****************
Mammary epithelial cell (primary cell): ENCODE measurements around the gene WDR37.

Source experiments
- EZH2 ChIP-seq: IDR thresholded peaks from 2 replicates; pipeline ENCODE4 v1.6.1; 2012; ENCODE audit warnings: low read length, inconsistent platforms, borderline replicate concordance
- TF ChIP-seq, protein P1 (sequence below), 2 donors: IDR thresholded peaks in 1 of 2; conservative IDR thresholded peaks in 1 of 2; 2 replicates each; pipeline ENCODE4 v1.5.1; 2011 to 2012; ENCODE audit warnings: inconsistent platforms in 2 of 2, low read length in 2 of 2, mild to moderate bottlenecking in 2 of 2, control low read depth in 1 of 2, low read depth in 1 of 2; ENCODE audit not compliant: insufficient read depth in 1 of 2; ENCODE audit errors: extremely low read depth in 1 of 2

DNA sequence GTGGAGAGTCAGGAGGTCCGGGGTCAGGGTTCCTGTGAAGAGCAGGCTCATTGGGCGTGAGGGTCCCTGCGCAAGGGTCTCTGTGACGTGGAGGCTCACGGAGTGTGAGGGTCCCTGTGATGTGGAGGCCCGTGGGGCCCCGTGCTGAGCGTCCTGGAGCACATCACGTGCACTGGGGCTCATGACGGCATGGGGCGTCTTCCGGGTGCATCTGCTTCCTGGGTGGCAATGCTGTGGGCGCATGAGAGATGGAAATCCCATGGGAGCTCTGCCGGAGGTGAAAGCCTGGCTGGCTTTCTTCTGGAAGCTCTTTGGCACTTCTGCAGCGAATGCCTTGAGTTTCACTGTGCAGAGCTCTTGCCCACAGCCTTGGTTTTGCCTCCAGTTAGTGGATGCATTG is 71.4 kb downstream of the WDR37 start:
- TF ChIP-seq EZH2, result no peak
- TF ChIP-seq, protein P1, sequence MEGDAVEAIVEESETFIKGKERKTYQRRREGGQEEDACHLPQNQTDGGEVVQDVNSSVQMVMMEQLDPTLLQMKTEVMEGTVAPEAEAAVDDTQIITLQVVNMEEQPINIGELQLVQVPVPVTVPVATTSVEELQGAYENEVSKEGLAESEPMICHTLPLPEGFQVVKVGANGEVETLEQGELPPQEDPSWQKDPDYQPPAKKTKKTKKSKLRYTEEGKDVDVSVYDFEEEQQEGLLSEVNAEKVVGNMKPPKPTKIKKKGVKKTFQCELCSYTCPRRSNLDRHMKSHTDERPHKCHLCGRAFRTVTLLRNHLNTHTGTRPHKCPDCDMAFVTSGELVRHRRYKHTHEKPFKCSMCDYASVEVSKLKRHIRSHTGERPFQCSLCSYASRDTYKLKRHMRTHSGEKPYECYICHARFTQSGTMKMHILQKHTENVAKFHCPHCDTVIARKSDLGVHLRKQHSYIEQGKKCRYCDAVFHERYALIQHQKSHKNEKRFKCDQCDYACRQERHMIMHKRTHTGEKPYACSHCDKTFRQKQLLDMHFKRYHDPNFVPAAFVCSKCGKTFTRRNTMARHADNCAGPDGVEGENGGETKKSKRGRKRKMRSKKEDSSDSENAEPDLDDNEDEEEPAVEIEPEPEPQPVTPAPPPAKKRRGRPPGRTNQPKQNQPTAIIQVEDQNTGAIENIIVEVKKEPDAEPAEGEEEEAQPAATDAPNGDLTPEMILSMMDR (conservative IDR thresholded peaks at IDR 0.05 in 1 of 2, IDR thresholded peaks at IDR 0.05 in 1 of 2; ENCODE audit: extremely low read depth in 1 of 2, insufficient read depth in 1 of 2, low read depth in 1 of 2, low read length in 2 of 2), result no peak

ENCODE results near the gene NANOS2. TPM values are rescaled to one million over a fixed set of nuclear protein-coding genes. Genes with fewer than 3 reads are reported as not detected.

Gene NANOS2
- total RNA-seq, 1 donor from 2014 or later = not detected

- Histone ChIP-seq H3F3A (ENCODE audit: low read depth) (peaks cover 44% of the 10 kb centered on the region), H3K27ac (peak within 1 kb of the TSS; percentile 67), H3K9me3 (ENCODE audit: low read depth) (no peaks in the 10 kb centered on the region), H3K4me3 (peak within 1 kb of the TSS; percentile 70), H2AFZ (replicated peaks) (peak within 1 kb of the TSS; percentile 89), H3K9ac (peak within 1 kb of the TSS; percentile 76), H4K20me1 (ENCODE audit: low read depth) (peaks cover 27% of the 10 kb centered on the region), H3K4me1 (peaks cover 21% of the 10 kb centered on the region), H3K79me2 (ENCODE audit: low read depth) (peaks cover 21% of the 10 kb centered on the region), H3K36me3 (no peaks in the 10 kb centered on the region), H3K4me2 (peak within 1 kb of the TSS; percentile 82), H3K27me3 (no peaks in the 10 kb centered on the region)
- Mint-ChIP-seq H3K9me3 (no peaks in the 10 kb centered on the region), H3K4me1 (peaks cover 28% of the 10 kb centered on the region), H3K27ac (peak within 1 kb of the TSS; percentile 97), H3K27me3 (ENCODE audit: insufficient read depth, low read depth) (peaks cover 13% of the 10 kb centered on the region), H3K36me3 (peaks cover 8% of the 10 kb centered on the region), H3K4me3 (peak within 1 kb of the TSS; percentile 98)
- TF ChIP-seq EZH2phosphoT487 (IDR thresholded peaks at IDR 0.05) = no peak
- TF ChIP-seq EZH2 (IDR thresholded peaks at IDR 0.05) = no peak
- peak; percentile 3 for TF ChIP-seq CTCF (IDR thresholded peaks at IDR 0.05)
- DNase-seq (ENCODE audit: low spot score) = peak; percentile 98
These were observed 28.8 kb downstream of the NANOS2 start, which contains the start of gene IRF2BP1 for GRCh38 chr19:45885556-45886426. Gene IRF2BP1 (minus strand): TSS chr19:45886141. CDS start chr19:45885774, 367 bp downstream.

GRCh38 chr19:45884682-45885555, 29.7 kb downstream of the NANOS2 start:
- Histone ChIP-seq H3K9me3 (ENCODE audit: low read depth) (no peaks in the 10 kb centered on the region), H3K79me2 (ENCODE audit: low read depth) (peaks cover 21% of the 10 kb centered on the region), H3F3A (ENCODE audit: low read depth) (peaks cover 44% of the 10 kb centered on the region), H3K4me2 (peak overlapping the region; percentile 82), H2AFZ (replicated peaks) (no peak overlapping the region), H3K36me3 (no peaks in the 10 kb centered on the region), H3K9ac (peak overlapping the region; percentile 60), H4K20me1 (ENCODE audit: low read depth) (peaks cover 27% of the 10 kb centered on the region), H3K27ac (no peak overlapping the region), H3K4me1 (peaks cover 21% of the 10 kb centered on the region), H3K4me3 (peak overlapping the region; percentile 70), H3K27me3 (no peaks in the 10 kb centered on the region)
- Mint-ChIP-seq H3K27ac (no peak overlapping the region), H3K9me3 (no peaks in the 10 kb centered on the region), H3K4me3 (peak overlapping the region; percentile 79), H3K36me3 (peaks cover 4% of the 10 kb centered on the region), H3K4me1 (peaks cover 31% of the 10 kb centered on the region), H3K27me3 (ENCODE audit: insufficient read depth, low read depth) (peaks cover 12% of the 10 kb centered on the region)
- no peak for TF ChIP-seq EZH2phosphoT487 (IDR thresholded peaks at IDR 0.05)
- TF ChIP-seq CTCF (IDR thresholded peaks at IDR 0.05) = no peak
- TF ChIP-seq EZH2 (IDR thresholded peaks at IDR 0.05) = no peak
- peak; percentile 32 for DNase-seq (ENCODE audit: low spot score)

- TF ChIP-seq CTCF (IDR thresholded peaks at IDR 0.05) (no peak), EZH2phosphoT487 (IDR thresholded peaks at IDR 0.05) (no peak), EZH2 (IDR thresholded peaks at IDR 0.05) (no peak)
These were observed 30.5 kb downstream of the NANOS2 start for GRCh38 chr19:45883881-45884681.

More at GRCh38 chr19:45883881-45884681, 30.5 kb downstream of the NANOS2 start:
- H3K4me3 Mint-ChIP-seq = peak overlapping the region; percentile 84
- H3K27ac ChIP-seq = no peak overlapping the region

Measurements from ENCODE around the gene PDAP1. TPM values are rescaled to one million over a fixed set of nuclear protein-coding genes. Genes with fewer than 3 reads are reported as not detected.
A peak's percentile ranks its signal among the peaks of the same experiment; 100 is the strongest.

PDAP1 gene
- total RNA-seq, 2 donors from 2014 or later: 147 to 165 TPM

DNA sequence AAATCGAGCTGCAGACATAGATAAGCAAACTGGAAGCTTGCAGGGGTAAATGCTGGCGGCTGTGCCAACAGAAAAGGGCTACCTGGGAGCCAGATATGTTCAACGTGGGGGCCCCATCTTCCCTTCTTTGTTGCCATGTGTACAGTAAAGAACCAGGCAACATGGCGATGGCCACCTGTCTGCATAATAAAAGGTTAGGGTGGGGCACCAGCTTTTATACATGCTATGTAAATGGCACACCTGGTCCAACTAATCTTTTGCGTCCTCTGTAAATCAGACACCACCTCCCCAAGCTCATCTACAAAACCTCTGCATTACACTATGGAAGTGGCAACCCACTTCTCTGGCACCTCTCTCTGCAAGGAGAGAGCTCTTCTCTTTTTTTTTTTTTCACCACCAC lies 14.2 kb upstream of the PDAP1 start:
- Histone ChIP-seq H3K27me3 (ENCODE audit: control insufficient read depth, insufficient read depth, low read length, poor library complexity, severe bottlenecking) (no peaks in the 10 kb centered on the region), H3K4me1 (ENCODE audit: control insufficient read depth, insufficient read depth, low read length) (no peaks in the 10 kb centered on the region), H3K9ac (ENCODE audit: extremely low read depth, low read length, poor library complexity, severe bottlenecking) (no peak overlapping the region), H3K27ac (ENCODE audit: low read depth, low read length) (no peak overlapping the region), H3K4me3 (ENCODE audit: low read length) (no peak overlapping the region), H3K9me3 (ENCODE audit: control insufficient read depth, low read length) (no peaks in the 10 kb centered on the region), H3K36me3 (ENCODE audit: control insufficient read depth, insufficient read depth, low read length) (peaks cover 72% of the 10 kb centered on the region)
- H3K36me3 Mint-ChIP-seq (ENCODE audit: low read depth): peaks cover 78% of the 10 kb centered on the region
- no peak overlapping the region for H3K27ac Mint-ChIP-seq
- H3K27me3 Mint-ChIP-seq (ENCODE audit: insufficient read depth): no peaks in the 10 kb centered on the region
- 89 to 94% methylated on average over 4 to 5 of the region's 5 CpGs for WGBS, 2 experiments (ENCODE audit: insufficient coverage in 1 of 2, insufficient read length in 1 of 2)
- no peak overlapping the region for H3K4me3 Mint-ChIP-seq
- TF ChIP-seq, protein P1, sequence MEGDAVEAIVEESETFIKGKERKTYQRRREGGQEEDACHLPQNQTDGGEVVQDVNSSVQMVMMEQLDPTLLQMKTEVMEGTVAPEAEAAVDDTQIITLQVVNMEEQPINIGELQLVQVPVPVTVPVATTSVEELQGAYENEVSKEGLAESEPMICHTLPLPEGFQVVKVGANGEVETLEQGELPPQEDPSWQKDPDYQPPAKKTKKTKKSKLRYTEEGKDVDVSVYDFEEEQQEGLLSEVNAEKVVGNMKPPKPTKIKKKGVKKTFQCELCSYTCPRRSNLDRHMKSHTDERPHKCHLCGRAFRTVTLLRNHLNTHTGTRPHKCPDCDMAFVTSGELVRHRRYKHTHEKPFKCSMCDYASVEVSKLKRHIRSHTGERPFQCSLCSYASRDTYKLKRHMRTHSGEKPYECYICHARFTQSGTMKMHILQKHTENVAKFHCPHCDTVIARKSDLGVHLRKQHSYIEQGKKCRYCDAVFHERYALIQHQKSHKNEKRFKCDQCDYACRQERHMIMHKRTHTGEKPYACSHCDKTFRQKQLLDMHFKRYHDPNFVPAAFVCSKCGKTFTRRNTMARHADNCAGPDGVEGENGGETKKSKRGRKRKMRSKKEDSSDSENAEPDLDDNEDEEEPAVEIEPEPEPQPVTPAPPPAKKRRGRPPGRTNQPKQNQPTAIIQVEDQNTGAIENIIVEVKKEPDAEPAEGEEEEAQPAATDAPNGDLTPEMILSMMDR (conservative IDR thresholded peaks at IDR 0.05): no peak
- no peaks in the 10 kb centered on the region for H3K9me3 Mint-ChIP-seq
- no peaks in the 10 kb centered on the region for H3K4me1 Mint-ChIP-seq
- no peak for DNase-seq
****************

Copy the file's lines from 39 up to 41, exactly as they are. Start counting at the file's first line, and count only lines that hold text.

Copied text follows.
- 89 to 94% methylated on average over 4 to 5 of the region's 5 CpGs for WGBS, 2 experiments (ENCODE audit: insufficient coverage in 1 of 2, insufficient read length in 1 of 2)
- no peak overlapping the region for H3K4me3 Mint-ChIP-seq
- TF ChIP-seq, protein P1, sequence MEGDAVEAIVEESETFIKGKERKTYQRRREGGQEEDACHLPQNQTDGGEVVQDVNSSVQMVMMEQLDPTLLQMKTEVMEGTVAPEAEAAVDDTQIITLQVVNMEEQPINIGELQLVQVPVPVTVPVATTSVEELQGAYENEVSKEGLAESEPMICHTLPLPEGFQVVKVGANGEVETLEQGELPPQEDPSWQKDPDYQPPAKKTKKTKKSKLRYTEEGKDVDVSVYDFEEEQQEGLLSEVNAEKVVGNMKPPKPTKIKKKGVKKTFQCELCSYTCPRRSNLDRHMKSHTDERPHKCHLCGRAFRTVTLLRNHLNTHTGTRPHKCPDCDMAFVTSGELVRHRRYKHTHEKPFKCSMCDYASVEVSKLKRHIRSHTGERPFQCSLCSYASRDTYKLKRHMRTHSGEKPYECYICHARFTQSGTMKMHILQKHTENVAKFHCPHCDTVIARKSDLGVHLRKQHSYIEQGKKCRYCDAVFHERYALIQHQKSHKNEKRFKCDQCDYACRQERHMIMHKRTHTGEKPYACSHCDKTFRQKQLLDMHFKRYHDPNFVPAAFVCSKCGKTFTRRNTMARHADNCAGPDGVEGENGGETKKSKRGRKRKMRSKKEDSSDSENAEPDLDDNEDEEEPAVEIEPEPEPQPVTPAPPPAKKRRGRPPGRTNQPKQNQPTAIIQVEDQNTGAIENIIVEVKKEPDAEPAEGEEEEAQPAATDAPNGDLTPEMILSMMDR (conservative IDR thresholded peaks at IDR 0.05): no peak